Damaged by the tsunami, a drill ship fights back

Posted: 11/03/2011 in all marine news

John Konrad – 

Reaching from Chile up to the Bering Sea, then down again to New Zealand, the fault lines circling the Pacific Ocean are named The Pacific Ring of Fire and are collectively responsible for many fo the world’s most devastating earthquakes.

The most infamous of these faults, at least for residents of the United States, is California’s San Andrea fault, a continental strike-slip that runs a length of roughly 810 miles along the California coast.

But little is known about the geology of faults far below the earth’s surface. In 2002, scientists in Parkfield California took the first steps to better understand earthquakes by drilling deep into the San Andreas Fault Zone to install instruments near the initiation point of previous high magnitude quakes.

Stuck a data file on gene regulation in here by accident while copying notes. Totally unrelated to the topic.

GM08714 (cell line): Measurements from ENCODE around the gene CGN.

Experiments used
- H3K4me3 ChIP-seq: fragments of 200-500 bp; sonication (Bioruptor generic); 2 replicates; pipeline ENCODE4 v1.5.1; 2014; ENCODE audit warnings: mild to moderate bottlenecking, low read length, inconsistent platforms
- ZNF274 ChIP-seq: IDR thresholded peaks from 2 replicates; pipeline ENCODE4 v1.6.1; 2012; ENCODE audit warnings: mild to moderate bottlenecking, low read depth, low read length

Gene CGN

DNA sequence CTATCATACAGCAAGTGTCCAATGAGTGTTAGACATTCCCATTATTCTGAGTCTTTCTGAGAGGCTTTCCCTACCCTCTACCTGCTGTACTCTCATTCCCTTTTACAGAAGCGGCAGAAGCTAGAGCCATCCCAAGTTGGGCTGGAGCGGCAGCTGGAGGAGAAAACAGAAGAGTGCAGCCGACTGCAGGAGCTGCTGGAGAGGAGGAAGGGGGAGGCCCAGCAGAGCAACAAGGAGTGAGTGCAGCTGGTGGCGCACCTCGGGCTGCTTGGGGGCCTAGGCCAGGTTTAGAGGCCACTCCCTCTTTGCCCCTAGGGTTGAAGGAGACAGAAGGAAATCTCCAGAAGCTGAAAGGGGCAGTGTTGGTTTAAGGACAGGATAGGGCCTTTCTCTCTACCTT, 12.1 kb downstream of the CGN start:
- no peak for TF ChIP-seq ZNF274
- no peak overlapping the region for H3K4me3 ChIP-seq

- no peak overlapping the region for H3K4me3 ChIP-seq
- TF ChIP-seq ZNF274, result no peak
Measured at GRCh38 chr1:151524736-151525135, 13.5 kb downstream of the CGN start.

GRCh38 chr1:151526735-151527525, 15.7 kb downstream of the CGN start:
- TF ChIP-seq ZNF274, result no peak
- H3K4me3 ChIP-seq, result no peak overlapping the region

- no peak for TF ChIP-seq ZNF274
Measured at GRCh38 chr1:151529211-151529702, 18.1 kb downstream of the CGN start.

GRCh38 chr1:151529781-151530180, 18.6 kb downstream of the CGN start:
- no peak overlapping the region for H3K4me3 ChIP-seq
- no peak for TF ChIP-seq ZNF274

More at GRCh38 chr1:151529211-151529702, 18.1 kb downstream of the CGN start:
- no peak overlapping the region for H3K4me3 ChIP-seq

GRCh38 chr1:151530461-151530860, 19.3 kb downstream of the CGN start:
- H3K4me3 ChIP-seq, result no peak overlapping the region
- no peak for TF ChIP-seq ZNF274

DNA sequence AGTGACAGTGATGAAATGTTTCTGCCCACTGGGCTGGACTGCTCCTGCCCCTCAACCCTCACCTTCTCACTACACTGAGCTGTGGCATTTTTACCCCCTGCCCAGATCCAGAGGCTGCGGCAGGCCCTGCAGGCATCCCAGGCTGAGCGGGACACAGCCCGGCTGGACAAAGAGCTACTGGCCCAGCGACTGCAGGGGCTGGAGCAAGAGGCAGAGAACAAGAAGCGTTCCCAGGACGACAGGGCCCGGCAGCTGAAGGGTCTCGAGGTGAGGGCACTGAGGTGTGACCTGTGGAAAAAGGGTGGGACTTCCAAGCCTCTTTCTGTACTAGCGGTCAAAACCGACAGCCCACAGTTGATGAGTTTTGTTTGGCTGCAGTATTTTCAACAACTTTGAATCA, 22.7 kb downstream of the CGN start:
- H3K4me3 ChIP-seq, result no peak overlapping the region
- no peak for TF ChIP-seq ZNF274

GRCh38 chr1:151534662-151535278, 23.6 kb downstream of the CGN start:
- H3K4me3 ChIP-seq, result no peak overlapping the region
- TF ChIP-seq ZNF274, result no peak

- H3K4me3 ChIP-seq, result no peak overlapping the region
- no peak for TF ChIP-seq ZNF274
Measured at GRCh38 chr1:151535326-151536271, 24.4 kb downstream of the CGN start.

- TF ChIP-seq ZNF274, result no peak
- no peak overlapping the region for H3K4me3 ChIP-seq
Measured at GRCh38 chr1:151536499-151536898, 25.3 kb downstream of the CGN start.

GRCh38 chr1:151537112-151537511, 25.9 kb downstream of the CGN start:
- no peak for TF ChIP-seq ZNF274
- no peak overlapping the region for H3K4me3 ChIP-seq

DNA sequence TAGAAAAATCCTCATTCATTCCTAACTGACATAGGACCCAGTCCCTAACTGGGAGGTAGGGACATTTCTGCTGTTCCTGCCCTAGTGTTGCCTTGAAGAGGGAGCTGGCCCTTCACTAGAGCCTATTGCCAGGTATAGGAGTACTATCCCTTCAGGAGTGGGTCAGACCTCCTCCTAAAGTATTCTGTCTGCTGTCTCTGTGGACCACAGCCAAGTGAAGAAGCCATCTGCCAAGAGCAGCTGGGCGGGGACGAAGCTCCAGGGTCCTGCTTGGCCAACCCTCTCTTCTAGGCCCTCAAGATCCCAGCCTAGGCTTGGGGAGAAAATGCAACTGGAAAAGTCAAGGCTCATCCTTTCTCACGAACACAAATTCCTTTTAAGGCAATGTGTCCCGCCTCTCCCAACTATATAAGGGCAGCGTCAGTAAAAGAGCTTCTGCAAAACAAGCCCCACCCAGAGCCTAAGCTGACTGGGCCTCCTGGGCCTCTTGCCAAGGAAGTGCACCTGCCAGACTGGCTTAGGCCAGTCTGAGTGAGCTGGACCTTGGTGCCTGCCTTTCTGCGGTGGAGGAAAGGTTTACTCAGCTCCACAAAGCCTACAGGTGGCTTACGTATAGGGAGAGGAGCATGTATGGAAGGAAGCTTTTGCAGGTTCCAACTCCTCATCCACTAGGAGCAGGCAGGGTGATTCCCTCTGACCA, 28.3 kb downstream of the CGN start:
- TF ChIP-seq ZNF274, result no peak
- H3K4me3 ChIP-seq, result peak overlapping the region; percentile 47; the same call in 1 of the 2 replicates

This experiment was followed in 2004 when a second hole was drilled reaching a depth of 3.4 kilometers below the surface.

While this experiment proved effective, it’s location was less than ideal. First, being landbased, 100% of the drilling depth was through the earth’s surface, limiting the total depth of the experiment.

Offshore drilling operations often reach greater depth because, being in the water, up to the first 10,000 feet of depth does not require any drilling.

Second, the last magnitude 6 earthquake at the site was recorded in 1966, too long ago for optimal results.

In January 2005, with drilling on the San Andreas fault near completion, scientists on the other side of the ocean took delivery of a groundbreaking ship built to address the shortcomings of Parkfield.

Costing nearly $1 billion dollars, the drillship named Chikyu, the Japanese word for “Earth”, was designed to bore through the mantle of its namesake to explore the inner workings of earthquakes at depth.

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